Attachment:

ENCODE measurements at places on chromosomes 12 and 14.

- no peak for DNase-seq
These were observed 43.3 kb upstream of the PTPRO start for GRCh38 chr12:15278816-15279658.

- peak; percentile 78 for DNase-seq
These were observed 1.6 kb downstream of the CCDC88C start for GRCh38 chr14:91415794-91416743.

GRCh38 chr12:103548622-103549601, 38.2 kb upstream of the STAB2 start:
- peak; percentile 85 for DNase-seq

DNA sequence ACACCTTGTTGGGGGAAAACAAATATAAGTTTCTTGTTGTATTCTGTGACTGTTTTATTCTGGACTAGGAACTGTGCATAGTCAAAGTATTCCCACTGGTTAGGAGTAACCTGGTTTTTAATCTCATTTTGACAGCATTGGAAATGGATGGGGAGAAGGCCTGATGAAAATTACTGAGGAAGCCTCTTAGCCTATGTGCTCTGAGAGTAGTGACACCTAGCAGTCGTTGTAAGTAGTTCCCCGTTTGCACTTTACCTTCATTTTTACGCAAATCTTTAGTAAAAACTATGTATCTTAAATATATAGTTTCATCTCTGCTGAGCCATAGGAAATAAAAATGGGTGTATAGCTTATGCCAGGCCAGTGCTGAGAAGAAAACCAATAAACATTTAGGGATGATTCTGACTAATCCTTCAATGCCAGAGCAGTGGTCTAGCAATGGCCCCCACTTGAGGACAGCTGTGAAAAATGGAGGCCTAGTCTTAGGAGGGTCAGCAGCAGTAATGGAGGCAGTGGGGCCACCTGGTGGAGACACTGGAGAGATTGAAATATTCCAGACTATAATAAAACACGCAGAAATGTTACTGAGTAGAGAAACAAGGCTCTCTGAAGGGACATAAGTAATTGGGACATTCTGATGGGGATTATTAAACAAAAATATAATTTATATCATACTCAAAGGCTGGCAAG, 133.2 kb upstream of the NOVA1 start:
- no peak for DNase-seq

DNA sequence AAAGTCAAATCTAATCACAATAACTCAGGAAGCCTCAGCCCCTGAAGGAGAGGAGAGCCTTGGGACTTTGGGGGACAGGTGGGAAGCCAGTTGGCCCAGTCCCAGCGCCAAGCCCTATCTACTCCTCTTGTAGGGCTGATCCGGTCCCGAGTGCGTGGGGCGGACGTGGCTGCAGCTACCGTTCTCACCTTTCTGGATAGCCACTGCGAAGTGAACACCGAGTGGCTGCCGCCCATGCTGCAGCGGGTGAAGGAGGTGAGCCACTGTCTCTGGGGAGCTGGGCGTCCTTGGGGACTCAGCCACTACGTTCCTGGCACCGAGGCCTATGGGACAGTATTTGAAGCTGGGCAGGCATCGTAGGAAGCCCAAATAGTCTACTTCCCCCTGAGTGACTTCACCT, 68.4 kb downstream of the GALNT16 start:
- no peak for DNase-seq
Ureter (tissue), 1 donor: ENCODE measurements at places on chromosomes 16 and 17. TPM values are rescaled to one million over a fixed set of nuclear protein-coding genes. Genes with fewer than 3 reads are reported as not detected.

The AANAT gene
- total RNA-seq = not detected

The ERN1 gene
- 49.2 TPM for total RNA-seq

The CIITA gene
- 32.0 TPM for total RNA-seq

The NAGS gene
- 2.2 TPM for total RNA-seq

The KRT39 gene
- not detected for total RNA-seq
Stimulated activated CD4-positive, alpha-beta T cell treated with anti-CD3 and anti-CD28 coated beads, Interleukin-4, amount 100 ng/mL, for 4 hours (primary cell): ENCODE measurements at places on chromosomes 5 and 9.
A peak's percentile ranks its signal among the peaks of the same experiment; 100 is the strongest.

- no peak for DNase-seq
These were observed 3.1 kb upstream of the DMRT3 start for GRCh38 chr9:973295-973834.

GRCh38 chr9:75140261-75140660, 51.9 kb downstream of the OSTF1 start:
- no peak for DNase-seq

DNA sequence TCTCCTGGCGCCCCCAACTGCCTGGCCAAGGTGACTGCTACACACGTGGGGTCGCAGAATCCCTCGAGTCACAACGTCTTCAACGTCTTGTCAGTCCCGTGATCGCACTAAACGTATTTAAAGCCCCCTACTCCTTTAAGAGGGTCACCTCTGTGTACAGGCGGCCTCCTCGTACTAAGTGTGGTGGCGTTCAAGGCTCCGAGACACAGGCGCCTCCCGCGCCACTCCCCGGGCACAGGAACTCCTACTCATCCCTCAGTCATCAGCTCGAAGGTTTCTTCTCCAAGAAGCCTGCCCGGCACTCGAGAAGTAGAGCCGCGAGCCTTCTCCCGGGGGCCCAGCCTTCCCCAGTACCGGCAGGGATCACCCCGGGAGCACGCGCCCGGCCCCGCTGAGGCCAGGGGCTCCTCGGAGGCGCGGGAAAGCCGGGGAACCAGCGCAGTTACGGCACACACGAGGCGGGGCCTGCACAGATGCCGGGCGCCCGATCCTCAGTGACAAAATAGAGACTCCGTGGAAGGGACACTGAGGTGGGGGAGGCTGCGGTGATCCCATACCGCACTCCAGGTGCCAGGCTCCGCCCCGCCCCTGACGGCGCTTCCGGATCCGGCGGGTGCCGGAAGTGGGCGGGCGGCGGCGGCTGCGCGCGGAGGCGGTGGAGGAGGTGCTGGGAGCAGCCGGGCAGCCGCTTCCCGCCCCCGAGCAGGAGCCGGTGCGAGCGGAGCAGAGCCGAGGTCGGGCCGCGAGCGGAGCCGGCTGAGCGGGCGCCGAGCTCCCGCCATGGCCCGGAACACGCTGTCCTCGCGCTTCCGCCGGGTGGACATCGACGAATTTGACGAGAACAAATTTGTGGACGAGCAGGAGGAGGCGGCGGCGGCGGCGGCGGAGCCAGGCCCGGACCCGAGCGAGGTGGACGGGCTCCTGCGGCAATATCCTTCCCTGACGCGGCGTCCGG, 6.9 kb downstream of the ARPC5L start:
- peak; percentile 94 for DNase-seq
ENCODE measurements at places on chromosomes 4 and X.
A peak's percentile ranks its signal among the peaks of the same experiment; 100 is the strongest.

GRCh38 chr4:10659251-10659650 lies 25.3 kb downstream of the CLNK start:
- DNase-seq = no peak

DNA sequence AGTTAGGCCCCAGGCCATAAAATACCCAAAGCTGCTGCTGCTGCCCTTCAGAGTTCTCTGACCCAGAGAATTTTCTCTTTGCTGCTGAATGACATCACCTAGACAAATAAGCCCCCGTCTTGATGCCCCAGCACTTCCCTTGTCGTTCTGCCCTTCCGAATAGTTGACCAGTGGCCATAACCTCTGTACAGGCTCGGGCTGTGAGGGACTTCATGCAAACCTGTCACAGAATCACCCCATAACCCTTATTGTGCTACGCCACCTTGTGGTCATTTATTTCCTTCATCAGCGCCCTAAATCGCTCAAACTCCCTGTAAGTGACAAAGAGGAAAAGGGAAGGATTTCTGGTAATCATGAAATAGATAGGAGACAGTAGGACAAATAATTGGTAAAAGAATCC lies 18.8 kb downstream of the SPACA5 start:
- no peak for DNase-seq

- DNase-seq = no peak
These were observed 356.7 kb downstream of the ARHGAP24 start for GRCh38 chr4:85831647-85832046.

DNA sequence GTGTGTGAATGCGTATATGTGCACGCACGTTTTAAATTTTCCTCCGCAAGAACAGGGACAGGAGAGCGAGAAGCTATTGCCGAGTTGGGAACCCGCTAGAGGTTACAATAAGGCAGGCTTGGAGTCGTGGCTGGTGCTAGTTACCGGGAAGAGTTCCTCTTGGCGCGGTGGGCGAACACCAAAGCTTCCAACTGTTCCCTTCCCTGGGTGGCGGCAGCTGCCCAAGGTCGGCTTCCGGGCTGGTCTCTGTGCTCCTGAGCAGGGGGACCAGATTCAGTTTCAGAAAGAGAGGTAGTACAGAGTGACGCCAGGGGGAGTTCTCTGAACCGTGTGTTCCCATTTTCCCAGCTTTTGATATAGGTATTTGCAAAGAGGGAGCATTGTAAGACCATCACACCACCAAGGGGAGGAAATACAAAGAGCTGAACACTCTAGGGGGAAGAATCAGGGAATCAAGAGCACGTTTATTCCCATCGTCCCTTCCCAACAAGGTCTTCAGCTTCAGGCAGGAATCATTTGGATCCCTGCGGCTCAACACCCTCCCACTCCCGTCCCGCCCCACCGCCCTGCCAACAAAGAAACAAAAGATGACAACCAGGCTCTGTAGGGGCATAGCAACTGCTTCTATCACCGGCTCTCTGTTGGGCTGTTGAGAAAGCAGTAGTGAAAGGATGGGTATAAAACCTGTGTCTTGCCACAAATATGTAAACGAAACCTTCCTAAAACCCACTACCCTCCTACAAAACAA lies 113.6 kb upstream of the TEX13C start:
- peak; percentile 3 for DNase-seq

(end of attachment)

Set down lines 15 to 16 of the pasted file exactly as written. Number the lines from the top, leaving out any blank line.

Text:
The ERN1 gene
- 49.2 TPM for total RNA-seq